Proteins are organic macromolecules that participate in gene regulation and cell metabolism. Additionally, they serve as powerful biological shields in protecting the body’s immune system and homeostasis.
Study: Nanoengineering and green chemistry-oriented strategies toward nanocelluloses for protein sensing. Image Credit: Design_Cells/Shutterstock.com
Advancements in nanotechnology boosted the application of nanomaterials such as protein sensing, protein detection, and its examination in trace amounts. Nanocellulose has advantages over proteins due to its low cytotoxicity, high biocompatibility, good durability, high specific area, and marketability.
An article published in the journal Advances in Colloid and Interface Science discussed the recent progress in protein sensing and protein detection using nanocellulose as the biosensor. Additionally, nanocellulose was highlighted as a super biosensor for protein detection, protein sensing, and analysis of diverse polypeptides from body fluid and simulated body fluid. Ultimately, promising prospects, new opportunities, and approaches in biomedical governance were proposed.
Nanocellulose Towards Proteins Sensing
Proteins are molecules made of amino acids. The amino acid sequence determines a polypeptide’s primary structure, participating in various biochemical activities. Precise protein sensing and protein detection provide information on physicochemical properties and molecular mechanisms in vital movements.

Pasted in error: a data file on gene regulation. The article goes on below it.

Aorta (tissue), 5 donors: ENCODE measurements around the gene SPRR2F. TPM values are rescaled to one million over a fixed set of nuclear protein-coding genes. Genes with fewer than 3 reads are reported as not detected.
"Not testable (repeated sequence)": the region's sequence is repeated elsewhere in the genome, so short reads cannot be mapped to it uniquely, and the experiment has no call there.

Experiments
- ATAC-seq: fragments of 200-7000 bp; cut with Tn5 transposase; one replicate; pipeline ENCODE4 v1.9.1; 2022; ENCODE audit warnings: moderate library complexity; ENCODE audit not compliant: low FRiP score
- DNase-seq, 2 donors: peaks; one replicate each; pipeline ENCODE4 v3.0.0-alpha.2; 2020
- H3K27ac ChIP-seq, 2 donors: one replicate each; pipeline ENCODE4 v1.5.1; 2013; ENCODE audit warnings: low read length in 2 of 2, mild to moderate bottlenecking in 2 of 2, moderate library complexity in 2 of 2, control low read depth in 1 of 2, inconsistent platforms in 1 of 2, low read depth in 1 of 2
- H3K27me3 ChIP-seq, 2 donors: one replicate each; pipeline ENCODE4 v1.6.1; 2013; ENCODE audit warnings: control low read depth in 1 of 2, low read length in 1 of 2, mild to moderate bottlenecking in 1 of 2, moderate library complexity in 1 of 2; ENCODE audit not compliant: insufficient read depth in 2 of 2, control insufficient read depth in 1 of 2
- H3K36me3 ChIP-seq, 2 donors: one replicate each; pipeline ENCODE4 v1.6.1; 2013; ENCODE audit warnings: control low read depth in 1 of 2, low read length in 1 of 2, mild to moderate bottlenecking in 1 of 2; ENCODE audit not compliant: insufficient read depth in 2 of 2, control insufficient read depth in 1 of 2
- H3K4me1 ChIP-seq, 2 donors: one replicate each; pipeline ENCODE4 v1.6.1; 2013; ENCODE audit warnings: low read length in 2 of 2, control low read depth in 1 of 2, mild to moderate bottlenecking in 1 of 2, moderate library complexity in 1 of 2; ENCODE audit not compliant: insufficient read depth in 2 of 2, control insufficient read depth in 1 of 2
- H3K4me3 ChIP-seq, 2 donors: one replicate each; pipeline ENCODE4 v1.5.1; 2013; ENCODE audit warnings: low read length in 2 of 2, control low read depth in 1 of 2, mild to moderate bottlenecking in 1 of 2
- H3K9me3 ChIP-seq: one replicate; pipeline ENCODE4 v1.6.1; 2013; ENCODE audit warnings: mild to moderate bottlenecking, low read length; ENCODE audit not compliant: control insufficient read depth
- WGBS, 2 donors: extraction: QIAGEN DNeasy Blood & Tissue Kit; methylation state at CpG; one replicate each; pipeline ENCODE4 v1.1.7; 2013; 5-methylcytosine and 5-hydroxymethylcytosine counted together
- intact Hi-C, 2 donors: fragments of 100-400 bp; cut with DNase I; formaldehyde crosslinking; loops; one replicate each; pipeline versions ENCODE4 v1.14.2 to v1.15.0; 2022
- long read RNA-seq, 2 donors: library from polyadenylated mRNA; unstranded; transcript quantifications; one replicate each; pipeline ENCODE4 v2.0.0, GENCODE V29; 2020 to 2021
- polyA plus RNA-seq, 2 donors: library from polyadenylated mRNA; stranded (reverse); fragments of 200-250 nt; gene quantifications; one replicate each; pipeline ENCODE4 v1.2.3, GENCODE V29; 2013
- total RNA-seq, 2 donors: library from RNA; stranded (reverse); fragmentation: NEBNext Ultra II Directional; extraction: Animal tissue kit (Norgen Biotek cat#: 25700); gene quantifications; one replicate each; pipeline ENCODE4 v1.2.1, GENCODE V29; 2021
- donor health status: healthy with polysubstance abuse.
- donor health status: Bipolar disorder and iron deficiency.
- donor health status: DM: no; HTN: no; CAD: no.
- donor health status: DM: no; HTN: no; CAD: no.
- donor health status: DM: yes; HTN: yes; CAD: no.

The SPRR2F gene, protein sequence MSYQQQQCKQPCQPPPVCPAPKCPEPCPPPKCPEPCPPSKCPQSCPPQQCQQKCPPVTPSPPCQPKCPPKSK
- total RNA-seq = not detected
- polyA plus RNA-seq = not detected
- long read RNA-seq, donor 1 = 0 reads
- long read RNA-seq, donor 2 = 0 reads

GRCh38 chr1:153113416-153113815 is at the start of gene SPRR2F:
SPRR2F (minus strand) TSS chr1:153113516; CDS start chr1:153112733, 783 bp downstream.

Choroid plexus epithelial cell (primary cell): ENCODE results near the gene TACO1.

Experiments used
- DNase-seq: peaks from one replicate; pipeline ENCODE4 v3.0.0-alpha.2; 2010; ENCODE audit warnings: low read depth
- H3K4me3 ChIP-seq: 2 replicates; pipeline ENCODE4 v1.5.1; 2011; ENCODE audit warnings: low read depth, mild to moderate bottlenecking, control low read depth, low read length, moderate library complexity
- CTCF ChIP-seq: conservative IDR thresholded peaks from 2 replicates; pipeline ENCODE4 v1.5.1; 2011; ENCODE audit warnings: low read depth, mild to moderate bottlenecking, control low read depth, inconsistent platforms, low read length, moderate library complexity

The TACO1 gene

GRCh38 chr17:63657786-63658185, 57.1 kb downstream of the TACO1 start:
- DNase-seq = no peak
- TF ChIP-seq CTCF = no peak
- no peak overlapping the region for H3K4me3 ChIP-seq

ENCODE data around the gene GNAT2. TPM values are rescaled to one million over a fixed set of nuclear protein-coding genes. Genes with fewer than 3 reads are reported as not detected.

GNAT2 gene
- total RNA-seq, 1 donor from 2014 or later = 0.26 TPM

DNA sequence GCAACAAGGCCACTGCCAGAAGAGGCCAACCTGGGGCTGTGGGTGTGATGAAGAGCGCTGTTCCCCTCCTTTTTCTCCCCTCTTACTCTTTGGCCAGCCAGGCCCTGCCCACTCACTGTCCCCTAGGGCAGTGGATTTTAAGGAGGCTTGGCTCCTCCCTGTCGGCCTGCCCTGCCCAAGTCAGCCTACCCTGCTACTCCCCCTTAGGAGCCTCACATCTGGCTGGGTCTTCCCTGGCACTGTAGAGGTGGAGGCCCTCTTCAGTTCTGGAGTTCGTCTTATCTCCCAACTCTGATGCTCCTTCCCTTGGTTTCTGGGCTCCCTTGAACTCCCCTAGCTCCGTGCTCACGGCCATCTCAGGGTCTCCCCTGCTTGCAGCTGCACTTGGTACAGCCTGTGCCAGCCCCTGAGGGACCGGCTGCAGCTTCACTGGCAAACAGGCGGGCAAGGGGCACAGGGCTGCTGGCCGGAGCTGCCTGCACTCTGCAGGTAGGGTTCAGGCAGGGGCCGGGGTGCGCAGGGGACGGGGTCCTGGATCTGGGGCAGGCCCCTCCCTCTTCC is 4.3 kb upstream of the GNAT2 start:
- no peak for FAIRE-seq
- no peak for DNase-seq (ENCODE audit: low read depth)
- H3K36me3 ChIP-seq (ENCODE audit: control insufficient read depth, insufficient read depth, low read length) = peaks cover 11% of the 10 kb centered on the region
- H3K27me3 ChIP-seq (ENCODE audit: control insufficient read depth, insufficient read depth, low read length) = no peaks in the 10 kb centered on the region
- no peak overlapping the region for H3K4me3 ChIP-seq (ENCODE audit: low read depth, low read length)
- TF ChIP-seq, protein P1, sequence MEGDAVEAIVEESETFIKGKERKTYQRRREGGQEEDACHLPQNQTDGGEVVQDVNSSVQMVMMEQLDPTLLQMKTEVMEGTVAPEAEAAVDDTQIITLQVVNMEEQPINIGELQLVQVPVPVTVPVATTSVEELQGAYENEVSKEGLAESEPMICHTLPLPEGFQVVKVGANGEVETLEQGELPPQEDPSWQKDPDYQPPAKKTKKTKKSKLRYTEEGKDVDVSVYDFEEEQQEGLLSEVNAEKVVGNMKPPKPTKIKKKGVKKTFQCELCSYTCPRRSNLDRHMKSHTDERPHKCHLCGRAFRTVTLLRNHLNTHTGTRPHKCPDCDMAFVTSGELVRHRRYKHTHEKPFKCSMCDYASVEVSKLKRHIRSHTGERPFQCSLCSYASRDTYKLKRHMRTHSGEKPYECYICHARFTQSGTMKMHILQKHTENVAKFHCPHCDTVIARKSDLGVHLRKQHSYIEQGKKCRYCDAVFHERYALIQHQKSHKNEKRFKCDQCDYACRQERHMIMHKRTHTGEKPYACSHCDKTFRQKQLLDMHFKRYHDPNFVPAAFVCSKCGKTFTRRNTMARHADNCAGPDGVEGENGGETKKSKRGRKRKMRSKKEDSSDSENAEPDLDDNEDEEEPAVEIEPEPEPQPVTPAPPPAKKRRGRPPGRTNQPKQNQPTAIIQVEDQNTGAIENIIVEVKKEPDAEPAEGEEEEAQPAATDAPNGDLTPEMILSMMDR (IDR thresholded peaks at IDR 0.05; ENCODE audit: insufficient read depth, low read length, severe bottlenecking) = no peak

Various existing protein detection technologies are time-delayed, labor-consuming, and require large-scale and complex equipment. Biosensors are advanced inspection technologies that are cost-effective, highly sensitive, efficient, target-specific, and easy to operate. Biosensors help obtain pivotal information on biological activities, aiding in disease diagnosis, food safety, environmental monitoring, food quality control, and industry security.
Cellulose nanofibers (CNFs), bacterial nanocelluloses (BNC), and cellulose nanocrystals (CNCs) are types of nanocelluloses, obtained from raw celluloses via mechanical or chemical approaches. The nanomaterials derived from nanocellulose have similar advantages as native nanocellulose, along with outstanding photonics, surface chemistry behavior, and colloidal performance.